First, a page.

Three places to actively look for pain so you can start getting clues in the calf muscles, below the calf muscles, and on the Achilles Tendon itself.
Look for pain in the calf muscles Feel around the calf muscles and see how they feel.
Are they achy? Are they sore? Press around deeper into the muscles.
You will find tight bands and variations in the muscle.
Feel around to get familiar with what's in there, and to get a feel for how things feel.
Are there hot spots? Meaning, are there spots of sharp pain that makes your eyes widen if you press into them? You will find ache and some level of pain.
That's normal for everyone.
Take stock of what you feel.
You are looking for all that plus anything worse than that.
You may or may not be able to feel the difference between normal ache/pain and what we'll call injury pain, but you will get enough information.
Look for pain below the calf muscles Start feeling around beneath and under the calf muscles.
Not on the big tendon that runs from the calves to your heel, but around it and under it.
What does that feel like in there? Feel around from your ankle all the way up to your calves.
Again, you will feel normal ache and pain.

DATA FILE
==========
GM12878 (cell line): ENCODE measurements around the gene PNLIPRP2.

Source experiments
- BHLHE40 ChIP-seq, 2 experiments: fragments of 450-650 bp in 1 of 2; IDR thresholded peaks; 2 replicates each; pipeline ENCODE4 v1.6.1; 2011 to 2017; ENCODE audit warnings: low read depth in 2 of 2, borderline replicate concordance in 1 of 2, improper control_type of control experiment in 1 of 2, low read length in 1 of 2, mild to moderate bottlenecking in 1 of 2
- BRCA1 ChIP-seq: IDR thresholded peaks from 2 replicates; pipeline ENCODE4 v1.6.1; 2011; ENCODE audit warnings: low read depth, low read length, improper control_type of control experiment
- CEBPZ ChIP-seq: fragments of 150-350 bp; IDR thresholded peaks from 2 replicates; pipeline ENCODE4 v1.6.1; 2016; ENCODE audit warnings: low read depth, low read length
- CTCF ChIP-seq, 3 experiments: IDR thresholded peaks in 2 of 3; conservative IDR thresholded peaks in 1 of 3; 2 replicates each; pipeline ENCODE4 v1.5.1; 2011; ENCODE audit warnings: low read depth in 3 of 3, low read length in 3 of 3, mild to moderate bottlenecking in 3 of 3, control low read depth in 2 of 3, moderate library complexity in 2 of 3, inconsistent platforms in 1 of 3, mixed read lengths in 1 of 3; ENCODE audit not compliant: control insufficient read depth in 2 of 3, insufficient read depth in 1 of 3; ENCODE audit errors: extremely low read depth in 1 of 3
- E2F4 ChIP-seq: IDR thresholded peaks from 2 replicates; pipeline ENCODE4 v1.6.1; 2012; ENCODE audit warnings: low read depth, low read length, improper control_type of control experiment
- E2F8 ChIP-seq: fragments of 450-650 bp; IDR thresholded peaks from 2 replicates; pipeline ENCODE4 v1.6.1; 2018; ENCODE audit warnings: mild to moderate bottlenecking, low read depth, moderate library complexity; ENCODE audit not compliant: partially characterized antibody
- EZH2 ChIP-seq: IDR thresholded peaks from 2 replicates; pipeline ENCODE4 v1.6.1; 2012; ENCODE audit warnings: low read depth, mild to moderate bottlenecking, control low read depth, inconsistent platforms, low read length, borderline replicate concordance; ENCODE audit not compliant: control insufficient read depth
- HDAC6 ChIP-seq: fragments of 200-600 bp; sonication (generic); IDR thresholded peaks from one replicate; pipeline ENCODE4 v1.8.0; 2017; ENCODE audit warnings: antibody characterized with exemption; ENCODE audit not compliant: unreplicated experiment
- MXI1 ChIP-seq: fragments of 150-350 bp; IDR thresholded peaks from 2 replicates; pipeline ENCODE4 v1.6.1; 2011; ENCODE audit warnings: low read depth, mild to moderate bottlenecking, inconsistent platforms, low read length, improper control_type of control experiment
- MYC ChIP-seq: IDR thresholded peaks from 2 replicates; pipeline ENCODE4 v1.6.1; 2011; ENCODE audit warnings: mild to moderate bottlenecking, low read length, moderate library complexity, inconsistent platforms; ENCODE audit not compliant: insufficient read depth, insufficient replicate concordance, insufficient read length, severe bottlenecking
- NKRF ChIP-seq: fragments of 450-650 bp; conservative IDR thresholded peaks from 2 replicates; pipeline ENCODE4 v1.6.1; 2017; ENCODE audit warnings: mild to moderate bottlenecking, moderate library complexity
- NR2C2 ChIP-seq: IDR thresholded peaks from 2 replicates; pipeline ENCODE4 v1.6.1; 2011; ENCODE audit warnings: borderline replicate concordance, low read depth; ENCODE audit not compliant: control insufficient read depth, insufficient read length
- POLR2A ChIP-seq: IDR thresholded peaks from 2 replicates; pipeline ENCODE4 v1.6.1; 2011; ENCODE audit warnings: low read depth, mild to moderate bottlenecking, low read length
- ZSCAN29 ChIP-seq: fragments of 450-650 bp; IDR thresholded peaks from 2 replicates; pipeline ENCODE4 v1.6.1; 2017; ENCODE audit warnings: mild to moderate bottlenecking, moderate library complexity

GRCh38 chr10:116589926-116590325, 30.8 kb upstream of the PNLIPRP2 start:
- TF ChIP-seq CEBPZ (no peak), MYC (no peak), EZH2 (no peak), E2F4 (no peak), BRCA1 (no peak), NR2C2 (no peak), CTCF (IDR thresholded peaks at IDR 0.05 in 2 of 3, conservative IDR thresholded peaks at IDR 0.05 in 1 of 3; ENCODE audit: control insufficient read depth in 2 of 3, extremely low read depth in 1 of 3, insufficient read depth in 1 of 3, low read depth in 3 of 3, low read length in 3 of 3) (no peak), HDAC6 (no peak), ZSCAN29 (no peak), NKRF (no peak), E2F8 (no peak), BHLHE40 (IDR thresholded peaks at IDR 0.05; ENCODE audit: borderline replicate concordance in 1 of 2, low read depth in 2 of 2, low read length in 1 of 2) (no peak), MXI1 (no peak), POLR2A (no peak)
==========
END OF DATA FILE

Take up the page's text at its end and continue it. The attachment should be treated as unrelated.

It's good to take stock of what's there, feel how bad it is, and see if anything jumps out at you as being worse than it should be.
Look for pain on the Achilles Tendon itself Feel around directly on the Achilles Tendon.
This tendon is a big strip of tough connective tissue that runs from the bottom of your calves all the way down to where it attaches on your ankle bone.
Press into it, poke it, run your finger along the length of it.
You are looking for a sharp pain, a hot spot(s).
You'll know it if you find it.
Calf Pain If your calves hurt, the issue is more about how much they hurt.
The calves themselves really aren't going to get injured.
They may get sore, then really sore.
They may be so tight that they are essentially in a constant state of spasm, and that hurts.
They may cramp, but that's an entirely different conversation and there's no mystery about it when a cramp hits.
The constant spasm concept is more useful to know.
The key here is whether or not there is pain on the tendon.
It's not going to hurt unless there is a tendonitis issue.
If there is NOT a hot spot on the Achilles Tendon: If there is not painful hot spot(s) on the tendon, then it's most likely just calf pain.
Meaning that your calf muscles are too tight, might have tiny spots of spasm, and for a variety of reasons have an inflammation process happening that basically makes everything more tight and more painful.
If there IS a hotspot on the Achilles Tendon: If you find obvious painful spots on the tendon, that points to tendonosis and tendonitis.
If you have tendonitis, it is to be expected that your calves will be more tender and painful to the touch than they would be without the tendonitis in the area.